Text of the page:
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How to Stop Feeling Like a Failure

This feeling cuts deep--the feeling that you are a failure. But why does it cut so deep? I think it's
How to Stop Feeling Like a Failure
This feeling cuts deep–the feeling that you are a failure.
But why does it cut so deep?
I think it’s because it gets to the core of what we think about ourselves.
It touches on our very identities.
But there is something important that you need to realize.
This feeling of failure, of lack of self-worth, is totally valid, but it doesn’t mean that it’s accurate.
Plus, there are ways to escape from this feeling.
And I’m going to talk about them today.

A quick aside before we begin.
Yesterday I announced that there is now a new way for you to support The Mental Health Update, get more content, and join a caring community. Several of you took me up on that offer, and the fact that you joined on day ONE warms my heart. Here’s the deal. The daily emails will ALWAYS be free, but I have a question for you:

Setting the Stage for Our Failure Talk
Before we begin, let’s talk a little bit about why so many people feel like a failure.
Failure happens within a social context.
Would it be possible to feel like a failure if our lives weren’t always on display–on social media, at work, and in front of our family and friends? Sure, I guess it would be possible, but this public pressure amplifies it and makes it so much worse.
You feel a certain way in relation to others. It’s something that a lot of people fail to address when they’re talking about mental health. In our accomplishment-obsessed society, mental health is treated as a personal weakness, but there is such a strong social component to mental health, much of which is out of our control.
So when you think about failure, think about the social and cultural context that you’re in. Are you really a failure? How are the beliefs and values passed down to you affecting your thinking? There is an unbelievable amount of societal baggage that is influencing you on a daily basis.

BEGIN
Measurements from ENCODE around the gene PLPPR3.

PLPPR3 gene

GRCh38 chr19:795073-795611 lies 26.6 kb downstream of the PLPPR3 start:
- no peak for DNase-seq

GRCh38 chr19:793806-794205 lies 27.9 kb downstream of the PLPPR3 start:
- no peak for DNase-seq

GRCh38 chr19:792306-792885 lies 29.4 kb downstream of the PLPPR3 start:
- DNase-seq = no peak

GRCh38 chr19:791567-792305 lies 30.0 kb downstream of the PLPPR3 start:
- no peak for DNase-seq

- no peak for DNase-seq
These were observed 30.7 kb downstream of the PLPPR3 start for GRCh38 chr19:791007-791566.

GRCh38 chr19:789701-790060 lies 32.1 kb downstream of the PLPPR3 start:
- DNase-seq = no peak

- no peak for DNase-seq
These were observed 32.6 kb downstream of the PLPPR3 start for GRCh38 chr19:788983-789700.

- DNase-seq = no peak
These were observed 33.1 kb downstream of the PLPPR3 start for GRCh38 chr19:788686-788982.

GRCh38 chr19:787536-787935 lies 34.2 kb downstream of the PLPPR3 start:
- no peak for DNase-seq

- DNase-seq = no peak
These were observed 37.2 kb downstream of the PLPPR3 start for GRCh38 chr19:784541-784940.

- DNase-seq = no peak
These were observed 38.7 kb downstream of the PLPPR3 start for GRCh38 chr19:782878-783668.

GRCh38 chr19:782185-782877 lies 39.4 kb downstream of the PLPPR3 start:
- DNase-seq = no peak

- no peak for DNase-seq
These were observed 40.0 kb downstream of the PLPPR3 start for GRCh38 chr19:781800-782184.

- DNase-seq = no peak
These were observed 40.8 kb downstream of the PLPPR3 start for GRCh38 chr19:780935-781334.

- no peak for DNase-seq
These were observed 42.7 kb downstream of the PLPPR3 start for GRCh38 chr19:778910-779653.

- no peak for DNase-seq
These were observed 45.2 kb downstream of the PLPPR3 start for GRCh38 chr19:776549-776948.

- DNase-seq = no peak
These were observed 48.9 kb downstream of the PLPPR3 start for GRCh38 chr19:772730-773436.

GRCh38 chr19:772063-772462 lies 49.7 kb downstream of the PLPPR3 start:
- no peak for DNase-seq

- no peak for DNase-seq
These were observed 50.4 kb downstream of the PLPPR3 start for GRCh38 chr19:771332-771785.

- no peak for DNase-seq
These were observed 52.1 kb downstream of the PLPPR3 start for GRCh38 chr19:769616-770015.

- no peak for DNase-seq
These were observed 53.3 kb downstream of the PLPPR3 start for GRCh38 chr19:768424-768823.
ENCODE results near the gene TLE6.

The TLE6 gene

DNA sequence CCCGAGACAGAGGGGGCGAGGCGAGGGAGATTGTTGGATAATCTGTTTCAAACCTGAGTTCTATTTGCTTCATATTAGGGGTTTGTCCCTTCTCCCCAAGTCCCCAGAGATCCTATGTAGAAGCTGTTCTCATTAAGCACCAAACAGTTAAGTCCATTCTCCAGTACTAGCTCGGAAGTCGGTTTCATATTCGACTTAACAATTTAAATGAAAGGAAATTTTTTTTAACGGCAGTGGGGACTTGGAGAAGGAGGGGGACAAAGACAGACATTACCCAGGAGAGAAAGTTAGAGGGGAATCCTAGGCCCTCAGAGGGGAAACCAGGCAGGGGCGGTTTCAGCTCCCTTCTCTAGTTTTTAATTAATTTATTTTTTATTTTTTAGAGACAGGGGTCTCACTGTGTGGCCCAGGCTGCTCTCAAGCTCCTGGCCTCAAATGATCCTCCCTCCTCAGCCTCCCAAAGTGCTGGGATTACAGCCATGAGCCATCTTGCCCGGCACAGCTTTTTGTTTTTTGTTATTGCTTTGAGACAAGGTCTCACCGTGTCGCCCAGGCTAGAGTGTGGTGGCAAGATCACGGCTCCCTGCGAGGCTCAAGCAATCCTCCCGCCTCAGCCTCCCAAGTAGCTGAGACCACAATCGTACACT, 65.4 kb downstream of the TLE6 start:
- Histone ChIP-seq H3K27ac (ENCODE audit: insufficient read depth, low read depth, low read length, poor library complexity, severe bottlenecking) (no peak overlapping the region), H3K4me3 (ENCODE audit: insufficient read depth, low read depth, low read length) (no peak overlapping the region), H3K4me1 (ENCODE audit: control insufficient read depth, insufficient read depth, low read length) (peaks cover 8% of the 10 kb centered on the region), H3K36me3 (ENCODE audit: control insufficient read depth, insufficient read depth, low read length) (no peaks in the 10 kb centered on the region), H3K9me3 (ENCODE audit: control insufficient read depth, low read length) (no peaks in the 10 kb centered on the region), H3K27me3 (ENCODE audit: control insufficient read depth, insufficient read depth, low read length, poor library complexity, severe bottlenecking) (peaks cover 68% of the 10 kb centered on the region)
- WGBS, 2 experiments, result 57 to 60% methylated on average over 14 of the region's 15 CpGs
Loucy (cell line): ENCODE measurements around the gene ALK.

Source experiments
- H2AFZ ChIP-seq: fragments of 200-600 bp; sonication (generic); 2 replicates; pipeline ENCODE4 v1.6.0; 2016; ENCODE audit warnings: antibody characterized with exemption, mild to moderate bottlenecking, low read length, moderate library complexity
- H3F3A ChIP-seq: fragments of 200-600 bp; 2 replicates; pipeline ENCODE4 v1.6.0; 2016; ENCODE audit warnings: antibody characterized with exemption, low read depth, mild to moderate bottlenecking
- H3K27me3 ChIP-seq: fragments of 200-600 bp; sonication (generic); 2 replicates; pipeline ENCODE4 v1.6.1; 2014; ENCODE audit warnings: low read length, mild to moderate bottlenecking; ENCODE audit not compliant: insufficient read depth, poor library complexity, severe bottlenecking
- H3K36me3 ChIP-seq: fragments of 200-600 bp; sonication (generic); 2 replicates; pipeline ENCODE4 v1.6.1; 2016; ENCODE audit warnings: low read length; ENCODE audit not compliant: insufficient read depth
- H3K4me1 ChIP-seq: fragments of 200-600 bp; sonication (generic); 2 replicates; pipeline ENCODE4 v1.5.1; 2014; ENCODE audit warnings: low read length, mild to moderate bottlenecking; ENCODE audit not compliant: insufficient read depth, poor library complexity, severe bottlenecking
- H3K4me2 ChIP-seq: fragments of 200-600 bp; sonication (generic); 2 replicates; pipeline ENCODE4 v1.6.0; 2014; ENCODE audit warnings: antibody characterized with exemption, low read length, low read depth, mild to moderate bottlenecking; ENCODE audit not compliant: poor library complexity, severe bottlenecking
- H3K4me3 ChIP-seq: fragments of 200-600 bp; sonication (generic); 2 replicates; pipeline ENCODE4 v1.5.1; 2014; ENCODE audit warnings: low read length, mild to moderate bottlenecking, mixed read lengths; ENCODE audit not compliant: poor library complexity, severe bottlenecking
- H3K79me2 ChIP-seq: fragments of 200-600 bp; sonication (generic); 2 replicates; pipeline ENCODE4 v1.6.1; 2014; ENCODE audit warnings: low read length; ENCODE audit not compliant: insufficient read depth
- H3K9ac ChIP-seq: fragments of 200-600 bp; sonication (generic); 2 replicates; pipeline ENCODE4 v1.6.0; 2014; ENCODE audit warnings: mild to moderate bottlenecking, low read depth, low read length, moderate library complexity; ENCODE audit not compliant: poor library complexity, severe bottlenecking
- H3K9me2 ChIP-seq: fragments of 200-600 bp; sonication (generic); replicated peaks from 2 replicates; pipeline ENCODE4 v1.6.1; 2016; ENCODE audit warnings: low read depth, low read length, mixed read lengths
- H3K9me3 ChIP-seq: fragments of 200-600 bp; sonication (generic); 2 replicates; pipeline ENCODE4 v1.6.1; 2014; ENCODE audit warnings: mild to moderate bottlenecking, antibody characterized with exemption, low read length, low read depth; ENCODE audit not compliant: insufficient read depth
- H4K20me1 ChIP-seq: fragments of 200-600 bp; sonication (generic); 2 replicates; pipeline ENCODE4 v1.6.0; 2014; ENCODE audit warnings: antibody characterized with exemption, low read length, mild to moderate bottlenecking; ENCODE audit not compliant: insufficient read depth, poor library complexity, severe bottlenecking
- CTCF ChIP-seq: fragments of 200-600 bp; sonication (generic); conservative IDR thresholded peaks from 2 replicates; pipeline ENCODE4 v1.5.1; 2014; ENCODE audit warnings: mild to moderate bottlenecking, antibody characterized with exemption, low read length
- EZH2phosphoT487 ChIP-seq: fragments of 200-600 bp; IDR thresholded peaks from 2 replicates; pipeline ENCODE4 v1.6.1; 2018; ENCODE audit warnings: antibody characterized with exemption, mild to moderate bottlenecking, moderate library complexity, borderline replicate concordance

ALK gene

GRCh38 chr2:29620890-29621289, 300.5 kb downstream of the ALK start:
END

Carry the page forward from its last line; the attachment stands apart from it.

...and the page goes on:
Where Do You Come In?
Ok, that’s fine. But you might be thinking, but Jordan, I still feel like a failure. So what am I supposed to do about that?
First, know this. We all get to this point in our lives. It’s a normal reaction to feeling overwhelmed. I feel like a failure (and impostor) at times. It happened A LOT when I was younger, but I’ve worked hard to change my perspective–and you can too.
This is what’s going on.
You’re human. You’ve been through a lot. You have a collection of experiences mashed together with relationships jumbled up with with the ideas and dreams that you have for your life. Sometimes the road you’re on aligns perfectly with what you want, but often that is not the case.
What is more common is that your experiences–which you most likely didn’t get to choose–sent you down a path that you did not want to be on. And so you had to learn how to improvise. You had to make things up as you went along.
Isn’t life fun?
No, not always.
What’s most likely going on for you is that what you want from life is not what you’re getting. And so you feel bad. You feel that you’re not getting your fair share. Or that you’re not living up to your potential. There are many, many variations on a common theme. Whatever is going on for you, you feel like a failure. And that’s a tough place to be in.
Align Your Goals and Values With Your Actions
This is the tricky part.
To stop feeling like a failure, you first need to stop and think about something. You have to ask yourself a question.
Ask yourself: “Is it even reasonable that I’m feeling this way?”